Christian groups staged an anti-gay protest against EuroPride last weekend only to be cordoned off by police at the corner of Pall Mall and ridiculed by the 750,000 lesbian, gay, bisexual and transgender (LGBT) participants.
A demonstration organised by Christian Voice assembled at the bottom of Regents Street near the end of the parade holding placards and quoting verses of the Bible, claming homosexuality is sinful.
The protesters were greeted by whistling and waving from Gay Pride participants, which included the Metropolitan Community Church and the Unitarians.
Stephen Green, national director of Christian Voice, told PinkNews.co.uk: “We are protesting about sodomy being openly paraded in the capital, bringing shame and judgement to the UK.
“We are standing up for righteousness and preaching a message of repentance.”
He refused to accept the gay churches on the parade as “brothers and sisters.”
“You don’t have to be gay, there is a way out,” he added.
The group were cordoned off by police as EuroPride participants passed by shouting ironic messages of love and also voicing their disapproval.
London Mayor, Ken Livingstone, had earlier criticised the “intolerance” and “bigotry” of church leaders against the gay community.
Peter Tatchell with Shadow Trade and Industry Secretary Alan Duncan, the most senior gay Tory MP.
Gay campaigner Peter Tatchell appeared on the march with a picture of The Pope dressed as a drag queen with a sign saying “Pope Betty Benedict XVI, Queen of Homophobia.”
Meanwhile, the Black Lesbians UK (BLUK) group came close to pulling out of the parade after complaining that their float was unfairly put at the back with “the toilets and the piss.”
The campaigners accused organisers of tokenism after they were at the front last year for the theme of Make Poverty History.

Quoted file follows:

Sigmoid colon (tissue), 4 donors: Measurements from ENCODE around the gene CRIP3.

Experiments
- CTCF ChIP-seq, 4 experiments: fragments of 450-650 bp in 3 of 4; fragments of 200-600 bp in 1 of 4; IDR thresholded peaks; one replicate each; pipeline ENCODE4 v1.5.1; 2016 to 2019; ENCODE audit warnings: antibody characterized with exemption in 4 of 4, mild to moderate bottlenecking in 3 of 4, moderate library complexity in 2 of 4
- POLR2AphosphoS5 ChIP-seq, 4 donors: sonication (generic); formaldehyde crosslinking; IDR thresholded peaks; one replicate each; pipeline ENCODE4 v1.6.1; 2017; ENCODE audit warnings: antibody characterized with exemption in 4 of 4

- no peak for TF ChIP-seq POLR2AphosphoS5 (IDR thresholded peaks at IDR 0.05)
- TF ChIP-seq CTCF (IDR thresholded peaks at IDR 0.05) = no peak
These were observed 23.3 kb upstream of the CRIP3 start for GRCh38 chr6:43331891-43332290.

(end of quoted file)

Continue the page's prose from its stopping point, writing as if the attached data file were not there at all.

Kai, co-founder of BLUK
Kai, co founder of BLUK, called for “respect and recognition for diversity in the lesbian, gay, bisexual and transgender (LGBT) community.
She told PinkNews.co.uk: “Black Lesbians UK will not be treated as charity cases and left sat on the perimeters.
“There is black in the pink, we are not second best, we are proud to be black lesbian women who love women.”
However, controversy was avoided when they were later moved further forward.
The weekend was brought to a close last night when stars of stage, screen and the music industry gathered at the Royal Albert Hall for the finale of EuroPride London.
An audience of LGBT people was treated to performances from community icons such as Elton John, who headlined the evening, Boy George and Heather Small, as well as a surprise appearance by tennis legend Billie Jean King, one of America’s first openly gay sportswomen.
The event was compeered by comedian Stephen Fry, Julian Clary and Sandi Toksvig, and included appearances from camp theatre productions such as Mamma Mia, Chicago and Avenue Q.
Sir Ian McKellen at Saturday’s EuroPride rally
Award winning actor, Sir Ian McKellen, devised the event, and appeared on stage as Dame Widow Twanky, in a dance ensemble involving Mr Fry, and Coronation Street stars Anthony Cotton (Sean Tully) and Jenny McAlpine (Fiz Brown.)
Sir Elton used his act to criticise The Pope’s condemnation of gay relationships, stating: “How the f**k would he know.”
The singer finished with a surprise for the audience when he was reunited with Kiki Dee for a performance of his first number one, Don’t Go Breaking My Heart.
Next year’s EuroPride will be held in Madrid, Spain.